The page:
So, a new term starting amid what seems to be interminable uncertainty for parents and young people. Who really understands the education system now!? What are free schools? And academies – and how come they seem to be able to opt out of things like feeding children according to nutritional standards? How will your child get on if you didn’t get your first choice of school? Are they going to change the A level system again? Were GCSE results a disappointment?
What about the Young People?
It can be difficult for parents to understand and cope with changes and new Government initiatives – but what about the young people? I was one of a ‘guinea pig’ generation – the first year group to take SATS at every age group, the first to take AS levels etc., and particularly as I got older, I found the uncertainty of having new qualifications tried out on me quite stressful.
Young people pick up very quickly on Mum’s, Dad’s and their teachers’ anxiety. If they didn’t get the results they wanted or expected they will be naturally disappointed. They may also feel they have let parents/themselves down and be worried about what happens next. These sorts of concerns can damage fragile adolescent confidence and may lead to low self esteem. If feelings of failure and disappointment aren’t dealt with well, they can carry on into adult life and sometimes impact on future achievements.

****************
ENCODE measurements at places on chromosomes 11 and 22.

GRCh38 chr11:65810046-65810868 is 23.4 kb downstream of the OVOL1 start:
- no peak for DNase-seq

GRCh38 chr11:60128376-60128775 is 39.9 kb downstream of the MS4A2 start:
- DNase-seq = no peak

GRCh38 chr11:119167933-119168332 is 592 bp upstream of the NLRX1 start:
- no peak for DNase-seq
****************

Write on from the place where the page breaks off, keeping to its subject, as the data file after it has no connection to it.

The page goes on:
So What Now?
Whenever I talk to concerned parents, I focus on communication, or more importantly listening. When adolescence sets in, the onset of grunting, swearing and moping from young people can often lead to a complete lack of communication, and a lack of desire to communicate on the part of the parents.
However, communication is what will enable anything your young people are struggling with to be aired and if necessary, dealt with. Sometimes just sharing concerns and realising that you understand is enough.
Here are my top tips for communicating with your young people:
"If feelings of failure and disappointment aren’t dealt with well, they can carry on into adult life..."
What if that’s not enough?
If you think that there’s something your child’s not coping well with, and you’re concerned, confidential, impartial coaching may help.